A Henry Martini rifle manufactured in 1873 that had been used by Queensland police is one of 57,324 illegal firearms recovered by the Australian Government in just three months.
The recovery of the weapon is part of the national amnesty that has allowed its owners to return guns, rifles and shotguns without being interrogated or prosecuted for their illegal possession. The purpose of the plan is to prevent its use in terrorist acts.
According to the report published a week ago by the country’s authorities, the majority are rifles (35,182), followed by shotguns (12,279), air rifles (4,816) and pistols (2,901). The authorities recovered 2,417 semi-automatic and 80 automatic weapons. Of 743 people surveyed who gave their weapons, 81.4% were men and 7.8% women (the rest is not indicated).
The aim of this amnesty, which lasted from July 1 to September 30, 2017, was to reduce the number of weapons fire unregistered in Australian regions.
The measure was strongly driven after the kidnapping on December 15, 2014, at a Sydney coffee shop in which an armed man, named Man Haron Monis, kidnapped 17 people for 16 hours, murdered two of his hostages and then died.
In October 2016, the ministers of each jurisdiction approved the amnesty for firearms, the first carried out throughout the country. For supporters of gun control in the United States, this is an example.
But the violent episodes with firearms in the country come from time ago. In 1996, Martin Bryant killed 35 people with a semi-automatic weapon. After this massacre occurred in Port Arthur, a former prison and tourist site on the Australian island of Tasmania, located in the south of the country, the law prohibits firearms in the country. Since then, Australia has not suffered any massacre of these dimensions.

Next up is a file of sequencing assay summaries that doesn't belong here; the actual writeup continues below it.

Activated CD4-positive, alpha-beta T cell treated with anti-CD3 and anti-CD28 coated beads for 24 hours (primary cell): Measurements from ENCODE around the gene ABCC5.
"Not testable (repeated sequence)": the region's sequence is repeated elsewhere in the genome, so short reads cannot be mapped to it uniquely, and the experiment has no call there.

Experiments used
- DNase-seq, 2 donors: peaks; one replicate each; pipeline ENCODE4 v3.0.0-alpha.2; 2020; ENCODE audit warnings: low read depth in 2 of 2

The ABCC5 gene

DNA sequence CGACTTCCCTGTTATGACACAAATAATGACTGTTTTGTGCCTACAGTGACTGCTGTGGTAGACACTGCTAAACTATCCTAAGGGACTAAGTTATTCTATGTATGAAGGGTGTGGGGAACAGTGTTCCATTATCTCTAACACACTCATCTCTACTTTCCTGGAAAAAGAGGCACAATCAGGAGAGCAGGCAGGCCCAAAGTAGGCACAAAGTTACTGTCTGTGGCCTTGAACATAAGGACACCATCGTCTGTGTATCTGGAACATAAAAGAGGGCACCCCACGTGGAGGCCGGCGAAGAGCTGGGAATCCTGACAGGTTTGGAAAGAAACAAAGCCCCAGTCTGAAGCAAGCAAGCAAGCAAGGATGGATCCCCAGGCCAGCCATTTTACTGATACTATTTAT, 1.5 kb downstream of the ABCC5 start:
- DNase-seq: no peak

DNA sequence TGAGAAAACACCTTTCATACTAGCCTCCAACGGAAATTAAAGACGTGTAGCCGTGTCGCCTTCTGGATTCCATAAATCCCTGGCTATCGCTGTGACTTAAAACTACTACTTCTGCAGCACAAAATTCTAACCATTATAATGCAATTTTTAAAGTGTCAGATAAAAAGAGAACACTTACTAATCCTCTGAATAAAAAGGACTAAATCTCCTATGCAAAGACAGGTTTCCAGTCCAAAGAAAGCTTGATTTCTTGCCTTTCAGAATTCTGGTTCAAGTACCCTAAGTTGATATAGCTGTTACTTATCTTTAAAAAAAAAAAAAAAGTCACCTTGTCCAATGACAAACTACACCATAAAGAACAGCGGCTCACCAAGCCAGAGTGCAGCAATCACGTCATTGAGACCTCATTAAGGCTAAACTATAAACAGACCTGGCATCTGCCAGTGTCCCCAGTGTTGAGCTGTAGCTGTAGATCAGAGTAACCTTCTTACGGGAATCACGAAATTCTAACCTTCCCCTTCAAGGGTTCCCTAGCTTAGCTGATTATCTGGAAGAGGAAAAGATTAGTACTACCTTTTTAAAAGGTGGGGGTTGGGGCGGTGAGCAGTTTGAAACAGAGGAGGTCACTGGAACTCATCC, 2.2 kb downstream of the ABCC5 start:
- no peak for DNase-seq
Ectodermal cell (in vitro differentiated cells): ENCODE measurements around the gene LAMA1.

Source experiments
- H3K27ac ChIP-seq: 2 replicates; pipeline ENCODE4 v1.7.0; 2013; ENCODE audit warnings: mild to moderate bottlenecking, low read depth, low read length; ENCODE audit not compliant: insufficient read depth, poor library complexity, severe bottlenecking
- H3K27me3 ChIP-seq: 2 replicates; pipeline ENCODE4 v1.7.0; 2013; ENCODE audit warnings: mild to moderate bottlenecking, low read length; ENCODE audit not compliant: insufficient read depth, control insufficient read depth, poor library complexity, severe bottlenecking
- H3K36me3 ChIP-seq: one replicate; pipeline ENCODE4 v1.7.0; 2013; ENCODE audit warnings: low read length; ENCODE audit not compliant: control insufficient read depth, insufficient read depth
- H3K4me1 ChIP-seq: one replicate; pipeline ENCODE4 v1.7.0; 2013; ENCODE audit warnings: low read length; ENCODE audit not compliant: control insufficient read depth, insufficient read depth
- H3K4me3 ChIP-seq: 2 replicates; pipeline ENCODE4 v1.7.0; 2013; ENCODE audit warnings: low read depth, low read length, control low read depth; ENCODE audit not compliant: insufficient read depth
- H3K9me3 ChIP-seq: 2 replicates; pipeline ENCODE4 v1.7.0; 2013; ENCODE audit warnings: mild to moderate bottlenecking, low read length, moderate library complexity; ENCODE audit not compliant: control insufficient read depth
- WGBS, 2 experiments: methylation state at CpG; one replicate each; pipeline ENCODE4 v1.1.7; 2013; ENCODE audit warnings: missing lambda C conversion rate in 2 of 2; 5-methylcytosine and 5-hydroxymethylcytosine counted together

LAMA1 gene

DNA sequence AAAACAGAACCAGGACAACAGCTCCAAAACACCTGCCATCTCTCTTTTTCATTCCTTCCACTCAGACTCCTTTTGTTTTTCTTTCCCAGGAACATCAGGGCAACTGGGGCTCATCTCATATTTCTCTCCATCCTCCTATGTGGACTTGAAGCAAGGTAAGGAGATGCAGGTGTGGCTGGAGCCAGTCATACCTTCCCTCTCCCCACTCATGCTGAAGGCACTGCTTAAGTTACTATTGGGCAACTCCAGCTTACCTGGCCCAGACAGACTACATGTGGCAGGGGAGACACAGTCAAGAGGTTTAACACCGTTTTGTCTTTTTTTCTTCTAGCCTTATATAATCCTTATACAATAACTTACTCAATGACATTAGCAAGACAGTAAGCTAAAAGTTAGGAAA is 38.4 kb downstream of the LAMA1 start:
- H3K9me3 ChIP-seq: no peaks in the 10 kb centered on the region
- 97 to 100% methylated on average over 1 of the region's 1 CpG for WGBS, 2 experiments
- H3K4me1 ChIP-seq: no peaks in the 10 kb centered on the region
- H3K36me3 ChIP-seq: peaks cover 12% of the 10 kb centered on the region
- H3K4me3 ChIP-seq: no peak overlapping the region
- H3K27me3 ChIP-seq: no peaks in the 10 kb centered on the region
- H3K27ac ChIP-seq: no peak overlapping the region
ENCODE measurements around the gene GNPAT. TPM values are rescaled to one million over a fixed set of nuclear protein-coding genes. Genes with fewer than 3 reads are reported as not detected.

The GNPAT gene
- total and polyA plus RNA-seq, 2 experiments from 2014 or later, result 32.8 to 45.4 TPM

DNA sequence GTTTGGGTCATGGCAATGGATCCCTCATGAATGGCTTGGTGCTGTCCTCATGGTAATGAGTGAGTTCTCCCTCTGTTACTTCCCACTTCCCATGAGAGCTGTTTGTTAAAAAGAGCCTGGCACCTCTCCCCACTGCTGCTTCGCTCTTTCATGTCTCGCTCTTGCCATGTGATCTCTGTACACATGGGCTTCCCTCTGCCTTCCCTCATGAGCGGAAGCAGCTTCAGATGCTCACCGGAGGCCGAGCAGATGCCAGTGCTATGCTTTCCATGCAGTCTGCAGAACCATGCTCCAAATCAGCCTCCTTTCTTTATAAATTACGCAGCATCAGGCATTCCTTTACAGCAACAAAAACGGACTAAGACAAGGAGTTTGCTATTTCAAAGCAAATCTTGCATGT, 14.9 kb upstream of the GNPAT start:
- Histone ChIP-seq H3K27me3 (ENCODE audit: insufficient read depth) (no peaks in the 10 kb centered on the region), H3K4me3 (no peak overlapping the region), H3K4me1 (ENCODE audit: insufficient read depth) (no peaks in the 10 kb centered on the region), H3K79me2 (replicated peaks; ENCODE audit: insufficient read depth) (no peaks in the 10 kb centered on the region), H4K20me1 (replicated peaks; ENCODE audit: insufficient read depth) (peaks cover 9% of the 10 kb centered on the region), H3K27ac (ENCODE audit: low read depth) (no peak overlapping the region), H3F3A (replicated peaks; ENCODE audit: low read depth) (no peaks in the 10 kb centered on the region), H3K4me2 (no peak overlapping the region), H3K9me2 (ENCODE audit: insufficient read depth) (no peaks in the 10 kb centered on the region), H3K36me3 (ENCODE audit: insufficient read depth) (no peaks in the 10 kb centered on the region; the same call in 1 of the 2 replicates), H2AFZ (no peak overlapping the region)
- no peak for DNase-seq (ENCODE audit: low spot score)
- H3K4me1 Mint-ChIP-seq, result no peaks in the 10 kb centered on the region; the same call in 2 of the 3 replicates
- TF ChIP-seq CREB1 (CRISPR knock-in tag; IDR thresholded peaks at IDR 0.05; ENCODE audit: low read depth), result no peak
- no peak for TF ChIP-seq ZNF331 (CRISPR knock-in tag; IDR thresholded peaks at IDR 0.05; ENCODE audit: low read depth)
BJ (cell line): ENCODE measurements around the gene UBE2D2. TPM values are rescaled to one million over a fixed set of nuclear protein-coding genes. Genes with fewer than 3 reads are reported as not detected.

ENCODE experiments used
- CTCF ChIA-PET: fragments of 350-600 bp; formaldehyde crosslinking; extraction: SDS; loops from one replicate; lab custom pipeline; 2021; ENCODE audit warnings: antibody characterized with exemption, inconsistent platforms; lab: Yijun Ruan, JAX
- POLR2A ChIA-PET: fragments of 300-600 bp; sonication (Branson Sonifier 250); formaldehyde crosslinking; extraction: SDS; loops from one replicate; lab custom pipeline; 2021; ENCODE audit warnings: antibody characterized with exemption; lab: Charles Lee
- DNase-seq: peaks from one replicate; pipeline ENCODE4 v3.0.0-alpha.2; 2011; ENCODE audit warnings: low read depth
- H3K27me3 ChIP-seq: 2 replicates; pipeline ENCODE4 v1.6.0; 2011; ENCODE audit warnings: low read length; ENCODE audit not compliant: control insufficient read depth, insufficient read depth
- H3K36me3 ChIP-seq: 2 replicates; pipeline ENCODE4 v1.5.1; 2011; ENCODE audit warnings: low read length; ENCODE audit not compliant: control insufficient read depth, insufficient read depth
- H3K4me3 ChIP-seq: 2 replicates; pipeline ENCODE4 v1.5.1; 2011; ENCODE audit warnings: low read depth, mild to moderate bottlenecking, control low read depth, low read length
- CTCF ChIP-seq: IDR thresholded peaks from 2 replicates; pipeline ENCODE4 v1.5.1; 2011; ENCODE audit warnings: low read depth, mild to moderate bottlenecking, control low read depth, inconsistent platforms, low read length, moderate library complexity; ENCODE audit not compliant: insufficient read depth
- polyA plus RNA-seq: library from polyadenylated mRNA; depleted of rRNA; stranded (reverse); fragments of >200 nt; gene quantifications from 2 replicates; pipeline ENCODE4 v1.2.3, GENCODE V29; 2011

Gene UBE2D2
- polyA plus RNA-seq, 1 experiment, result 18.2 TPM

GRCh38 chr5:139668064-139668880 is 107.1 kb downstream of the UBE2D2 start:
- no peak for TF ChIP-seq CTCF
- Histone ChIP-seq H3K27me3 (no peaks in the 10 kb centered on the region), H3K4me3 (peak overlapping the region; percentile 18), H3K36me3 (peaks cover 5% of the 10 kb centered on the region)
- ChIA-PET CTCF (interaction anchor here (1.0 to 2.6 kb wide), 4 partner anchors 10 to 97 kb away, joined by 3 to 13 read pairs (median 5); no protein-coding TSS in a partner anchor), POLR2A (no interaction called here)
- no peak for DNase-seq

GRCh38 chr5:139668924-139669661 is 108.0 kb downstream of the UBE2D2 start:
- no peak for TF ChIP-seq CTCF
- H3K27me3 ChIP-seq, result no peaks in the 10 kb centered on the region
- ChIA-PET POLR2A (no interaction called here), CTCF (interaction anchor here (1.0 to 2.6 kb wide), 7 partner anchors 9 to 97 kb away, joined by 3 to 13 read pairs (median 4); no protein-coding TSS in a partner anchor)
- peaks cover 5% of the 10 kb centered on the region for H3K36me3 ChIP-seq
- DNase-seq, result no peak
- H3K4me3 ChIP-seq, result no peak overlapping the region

After the attack in Port Arthur, more than 600,000 weapons were destroyed. However, the Australian Criminal Intelligence Commission continues to calculate that there are more than 260,000 firearms present in the illegal market. Illegal possession of firearms carries a fine of 280,000 Australian dollars (177,000 euros) or 14 years in prison.
The police are optimistic. “This operation shows what can be achieved when the Government and the Australian public work together to make us safe,” said Police Minister Angus Taylor. “The next phase will consist of a law that suppresses arms trafficking,” the minister added.
Tanya Andrews is the lead editor for EPE News. Tanya has been working as a freelance journalist for nearly a decade has published stories in many prints and digital publications including, Sydney Morning Herald, NPR and The Daily Mail. Tanya is based in Sydney and covers issues affecting her city and Country. When she’s not busy writing, Tanya enjoys surfing.